Sunday, May 27, 2012

First Batch Of UDS Medical Doctors Takes Hippocratic Oath

Sir. Dr. Edward N. Gyader, Dean, UDS SMHS
The first batch of medical doctors trained by the University for Development Studies (UDS) School of Medicine and Health Sciences (SMHS), has been inducted into the Medical and Dental Council, as they begin their two years housemanship program at the Tamale Teaching Hospital and some district hospitals in the Northern Region of Ghana.

The 27 medical doctors made up of 14 females and 13 males, took the Hippocratic Oath and National Pledge which were administered by the Chairman of the Ghana Medical and Dental Council and the Northern Regional Minister, Dr. Eric Asamoa and Moses Bukari Mabengba respectively.

The occasion marked the successful graduation of the medical doctors who spent nearly eight years to study various courses both in theory and practicals/clinicals in the school and at the Tamale Teaching Hospital (TTH) as well as some district hospitals under the supervision of experienced specialists/consultants. 

Indeed, this would not had been a success had it not been one of Ghana’s and Africa’s most revered and experienced surgeons, Sir Dr. Edward N. Gyader, who after retirement from the Ghana Health Service following many decades of successful medical practice in the Upper West Region, was called to duty again by the management of the UDS to head the SMHS.

According to the Catholic Knighted Personality, he was given the task to recall these graduates who were sitting at home for a long time without any clear future and find them a place to start their clinical training. This was because; the then medical students were not given the usual opportunity by the Kwame Nkrumah University of Science and Technology (KNUST) and University of Ghana Medical Schools to do their clinical training due to serious constraints facing the two institutions, Dr. Gyader added.

Dr. Gyader revealed that a team from the Medical and Dental Council (MDC), who visited Tamale as part of their routine inspection, insisted and encouraged the school to start the clinical training at the TTH with all the anticipated challenges. Adding that, the second problem he was expected to tackle was to draw up a comprehensive curriculum to ensure that the school runs according to the format laid down by the MDC. “Both assignments were duly executed and the students were called back to begin a six month bridging programme in chemical pathology, general pathology and neuroscience”, he confirmed.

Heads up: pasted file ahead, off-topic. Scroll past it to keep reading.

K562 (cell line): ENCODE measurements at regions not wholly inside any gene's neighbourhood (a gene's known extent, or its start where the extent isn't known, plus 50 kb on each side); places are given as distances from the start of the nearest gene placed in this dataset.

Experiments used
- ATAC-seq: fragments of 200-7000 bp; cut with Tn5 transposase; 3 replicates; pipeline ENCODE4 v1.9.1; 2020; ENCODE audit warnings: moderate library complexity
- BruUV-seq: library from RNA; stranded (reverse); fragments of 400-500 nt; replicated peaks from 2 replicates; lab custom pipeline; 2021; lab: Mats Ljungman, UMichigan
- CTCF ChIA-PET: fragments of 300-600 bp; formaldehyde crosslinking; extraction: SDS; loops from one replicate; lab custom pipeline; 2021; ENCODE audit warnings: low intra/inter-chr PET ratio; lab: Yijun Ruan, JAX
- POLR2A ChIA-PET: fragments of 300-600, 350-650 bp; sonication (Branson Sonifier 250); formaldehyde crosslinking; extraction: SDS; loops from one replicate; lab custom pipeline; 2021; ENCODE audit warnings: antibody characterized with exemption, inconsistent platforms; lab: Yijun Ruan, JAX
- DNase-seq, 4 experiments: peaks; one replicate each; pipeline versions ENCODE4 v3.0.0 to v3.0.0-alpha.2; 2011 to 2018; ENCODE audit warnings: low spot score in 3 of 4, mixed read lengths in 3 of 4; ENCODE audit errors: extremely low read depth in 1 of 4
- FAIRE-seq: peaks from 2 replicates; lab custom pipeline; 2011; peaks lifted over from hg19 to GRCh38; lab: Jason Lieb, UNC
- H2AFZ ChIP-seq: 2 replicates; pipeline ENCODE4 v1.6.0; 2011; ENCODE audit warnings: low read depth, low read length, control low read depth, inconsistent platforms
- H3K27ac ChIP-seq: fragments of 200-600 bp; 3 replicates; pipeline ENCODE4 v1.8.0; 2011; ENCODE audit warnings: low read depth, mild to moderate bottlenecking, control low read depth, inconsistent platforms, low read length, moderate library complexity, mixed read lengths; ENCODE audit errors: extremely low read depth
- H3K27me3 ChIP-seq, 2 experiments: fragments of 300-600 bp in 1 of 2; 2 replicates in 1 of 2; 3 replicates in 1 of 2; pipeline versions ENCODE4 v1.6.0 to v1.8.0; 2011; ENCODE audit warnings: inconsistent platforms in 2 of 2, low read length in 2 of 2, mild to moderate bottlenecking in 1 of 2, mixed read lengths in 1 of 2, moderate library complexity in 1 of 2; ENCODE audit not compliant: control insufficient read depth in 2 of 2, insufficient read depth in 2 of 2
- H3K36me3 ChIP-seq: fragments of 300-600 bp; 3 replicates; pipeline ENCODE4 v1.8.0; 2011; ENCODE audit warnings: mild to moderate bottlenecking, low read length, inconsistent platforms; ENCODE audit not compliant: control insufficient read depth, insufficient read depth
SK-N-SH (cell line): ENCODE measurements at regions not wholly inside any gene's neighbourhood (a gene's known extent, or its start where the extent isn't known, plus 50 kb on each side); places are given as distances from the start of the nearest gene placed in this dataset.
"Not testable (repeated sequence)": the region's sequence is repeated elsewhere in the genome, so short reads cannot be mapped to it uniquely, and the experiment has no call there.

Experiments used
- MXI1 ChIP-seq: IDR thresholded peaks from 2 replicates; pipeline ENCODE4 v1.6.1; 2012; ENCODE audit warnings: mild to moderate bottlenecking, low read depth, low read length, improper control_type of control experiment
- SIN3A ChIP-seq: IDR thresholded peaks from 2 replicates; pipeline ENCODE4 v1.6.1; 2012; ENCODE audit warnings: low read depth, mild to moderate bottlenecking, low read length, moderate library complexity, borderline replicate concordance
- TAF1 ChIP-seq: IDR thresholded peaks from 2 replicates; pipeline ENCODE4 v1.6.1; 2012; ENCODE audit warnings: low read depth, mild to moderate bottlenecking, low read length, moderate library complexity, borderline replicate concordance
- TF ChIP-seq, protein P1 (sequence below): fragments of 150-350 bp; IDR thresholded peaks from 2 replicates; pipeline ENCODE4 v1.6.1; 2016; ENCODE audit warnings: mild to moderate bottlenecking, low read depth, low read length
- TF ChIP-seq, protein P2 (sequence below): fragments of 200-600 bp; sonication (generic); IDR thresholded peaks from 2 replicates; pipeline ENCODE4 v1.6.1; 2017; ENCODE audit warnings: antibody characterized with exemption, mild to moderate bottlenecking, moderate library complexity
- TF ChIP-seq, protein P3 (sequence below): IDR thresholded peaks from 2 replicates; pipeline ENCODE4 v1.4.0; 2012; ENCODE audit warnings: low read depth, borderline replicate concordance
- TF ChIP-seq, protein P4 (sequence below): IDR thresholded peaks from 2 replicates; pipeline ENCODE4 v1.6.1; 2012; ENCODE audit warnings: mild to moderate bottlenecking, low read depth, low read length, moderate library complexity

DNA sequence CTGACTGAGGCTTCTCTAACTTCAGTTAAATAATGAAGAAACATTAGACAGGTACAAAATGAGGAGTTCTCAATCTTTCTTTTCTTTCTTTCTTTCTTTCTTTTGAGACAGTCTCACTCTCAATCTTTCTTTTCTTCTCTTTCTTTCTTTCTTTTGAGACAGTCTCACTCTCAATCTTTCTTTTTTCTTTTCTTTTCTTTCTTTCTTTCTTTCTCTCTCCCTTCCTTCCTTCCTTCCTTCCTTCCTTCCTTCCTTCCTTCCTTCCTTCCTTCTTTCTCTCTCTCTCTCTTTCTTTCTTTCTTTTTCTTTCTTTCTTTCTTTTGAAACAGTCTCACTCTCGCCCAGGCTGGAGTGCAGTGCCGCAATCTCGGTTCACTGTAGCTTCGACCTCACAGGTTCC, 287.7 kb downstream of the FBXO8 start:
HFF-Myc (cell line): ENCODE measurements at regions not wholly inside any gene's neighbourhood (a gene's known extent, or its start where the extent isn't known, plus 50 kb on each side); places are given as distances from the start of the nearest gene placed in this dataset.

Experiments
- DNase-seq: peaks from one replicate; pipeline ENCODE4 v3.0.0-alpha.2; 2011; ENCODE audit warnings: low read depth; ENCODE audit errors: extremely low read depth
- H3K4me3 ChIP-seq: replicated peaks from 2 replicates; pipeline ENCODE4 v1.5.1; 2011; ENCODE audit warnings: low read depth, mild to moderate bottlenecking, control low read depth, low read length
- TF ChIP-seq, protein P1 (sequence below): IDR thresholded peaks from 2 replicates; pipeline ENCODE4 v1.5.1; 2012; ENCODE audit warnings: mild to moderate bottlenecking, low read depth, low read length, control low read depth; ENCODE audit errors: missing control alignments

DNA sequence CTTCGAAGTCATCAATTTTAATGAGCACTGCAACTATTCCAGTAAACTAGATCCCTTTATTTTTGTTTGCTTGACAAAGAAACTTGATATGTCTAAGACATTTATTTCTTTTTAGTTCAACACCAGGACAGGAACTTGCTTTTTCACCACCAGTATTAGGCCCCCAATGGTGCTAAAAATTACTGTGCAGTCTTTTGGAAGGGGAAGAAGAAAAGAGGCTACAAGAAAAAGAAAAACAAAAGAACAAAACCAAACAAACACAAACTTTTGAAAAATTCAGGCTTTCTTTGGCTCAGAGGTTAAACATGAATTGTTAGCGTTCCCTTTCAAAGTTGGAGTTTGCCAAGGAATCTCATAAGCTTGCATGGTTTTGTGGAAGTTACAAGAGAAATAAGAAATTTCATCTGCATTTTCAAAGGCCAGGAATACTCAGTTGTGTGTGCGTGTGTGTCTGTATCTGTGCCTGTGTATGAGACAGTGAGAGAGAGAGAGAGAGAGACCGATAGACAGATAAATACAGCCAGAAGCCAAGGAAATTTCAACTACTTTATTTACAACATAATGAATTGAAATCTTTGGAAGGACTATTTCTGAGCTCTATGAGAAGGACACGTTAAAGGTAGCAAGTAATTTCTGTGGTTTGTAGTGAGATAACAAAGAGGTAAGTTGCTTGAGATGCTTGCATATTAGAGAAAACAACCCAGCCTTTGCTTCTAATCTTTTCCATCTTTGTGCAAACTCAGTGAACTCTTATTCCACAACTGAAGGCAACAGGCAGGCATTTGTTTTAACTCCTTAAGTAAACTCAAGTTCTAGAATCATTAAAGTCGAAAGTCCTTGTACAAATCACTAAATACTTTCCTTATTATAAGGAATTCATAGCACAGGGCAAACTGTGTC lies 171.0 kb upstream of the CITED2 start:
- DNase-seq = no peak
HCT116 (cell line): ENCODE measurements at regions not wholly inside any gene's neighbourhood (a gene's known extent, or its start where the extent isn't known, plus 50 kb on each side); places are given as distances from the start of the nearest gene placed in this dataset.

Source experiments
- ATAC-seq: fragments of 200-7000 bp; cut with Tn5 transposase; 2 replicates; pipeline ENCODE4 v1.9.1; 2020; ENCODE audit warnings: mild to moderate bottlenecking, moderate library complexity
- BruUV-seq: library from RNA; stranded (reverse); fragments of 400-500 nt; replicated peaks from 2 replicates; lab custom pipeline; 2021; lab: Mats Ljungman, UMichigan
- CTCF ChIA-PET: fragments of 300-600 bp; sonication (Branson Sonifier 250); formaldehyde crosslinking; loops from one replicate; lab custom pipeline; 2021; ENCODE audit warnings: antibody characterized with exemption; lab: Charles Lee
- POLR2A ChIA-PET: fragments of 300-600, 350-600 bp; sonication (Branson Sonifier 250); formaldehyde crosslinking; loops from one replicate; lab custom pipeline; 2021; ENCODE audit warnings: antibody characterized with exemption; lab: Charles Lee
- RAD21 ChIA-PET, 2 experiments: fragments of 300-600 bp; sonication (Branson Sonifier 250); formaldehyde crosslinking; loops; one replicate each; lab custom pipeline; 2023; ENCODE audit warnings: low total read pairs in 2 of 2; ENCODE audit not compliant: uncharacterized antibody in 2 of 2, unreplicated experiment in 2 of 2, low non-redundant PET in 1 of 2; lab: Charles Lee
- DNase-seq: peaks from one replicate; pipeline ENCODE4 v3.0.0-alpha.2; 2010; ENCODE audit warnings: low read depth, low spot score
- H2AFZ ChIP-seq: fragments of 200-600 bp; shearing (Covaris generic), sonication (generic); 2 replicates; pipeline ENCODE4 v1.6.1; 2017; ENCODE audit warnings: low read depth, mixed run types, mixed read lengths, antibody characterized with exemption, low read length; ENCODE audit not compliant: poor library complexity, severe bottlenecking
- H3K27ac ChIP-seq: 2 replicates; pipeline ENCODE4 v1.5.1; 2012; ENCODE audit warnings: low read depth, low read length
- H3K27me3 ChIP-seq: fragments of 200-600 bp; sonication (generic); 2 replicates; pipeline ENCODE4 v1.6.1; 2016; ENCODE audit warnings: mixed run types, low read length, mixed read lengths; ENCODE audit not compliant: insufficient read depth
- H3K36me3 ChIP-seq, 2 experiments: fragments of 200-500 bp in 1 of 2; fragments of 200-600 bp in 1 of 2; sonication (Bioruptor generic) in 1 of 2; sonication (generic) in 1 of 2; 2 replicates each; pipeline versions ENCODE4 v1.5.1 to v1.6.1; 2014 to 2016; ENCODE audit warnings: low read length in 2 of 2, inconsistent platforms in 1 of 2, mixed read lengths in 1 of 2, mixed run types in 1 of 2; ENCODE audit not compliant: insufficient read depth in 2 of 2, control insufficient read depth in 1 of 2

The Dean of the UDS/SMHS paid glowing tribute to the KNUST and University of Ghana Medical Schools saying “We relied on them for part-time lecturers and external examiners and they never let us down. I am confidently presenting these new doctors to you knowing very well that with the external eyes provided by the senior medical schools, there was enough confirmation that we were moving on the right track.”

Sir Dr. Edward Gyader reiterated his call on all well wishers that the school urgently required a library with offices attached at the TTH to enable staff perform better than they had done so far. 

Prof. Haruna Yakubu, Vice-Chancellor, UDS
The Vice-Chancellor of the UDS Professor Haruna Yakubu disclosed that plans were far advanced to provide library facilities at the TTH and stressed on the need for the Ghana Education Trust Fund (GETFund) to assist the university complete some of the projects earmarked for the TTH.

He also appealed to the MDC and the Ministry of Health to post some specialists to the TTH so that they could make their services available to the students.    

Established in 1996, the UDS School of Medicine and Health Sciences like other medical schools in Ghana had been using traditional curriculum to train her medical students. But there had been a change over to the Problem Based Learning (PBL) methodology since September 2007. 

The rationale for this change over to PBL lies in the mission statement of the University, "A School of Medicine and Health Sciences Situated in Northern Ghana with a unique mandate to prepare health professional and scientists, with the right beliefs and attitudes to work in deprived rural communities, using the Problem Based Learning and the Community-Based Extension Service approaches. A crop, who can, and are apt to adapt to, initiate change and collaborate within interdisciplinary teams to contribute significantly to humane and cost effective healthcare."

The PBL allows for some interactive teaching and moulds a holistic medical student beginning from year one. The programme involves the use of several district hospitals and their consultants/specialists and exposes students as well as takes medical care to the rural communities. 

Thus, the 27 graduates were awarded degrees in Human Biology and Bachelor of Medicine and Surgery (M.B., ch. B). They are expected to get their license to practice as full medical doctors after their two year housemanship.

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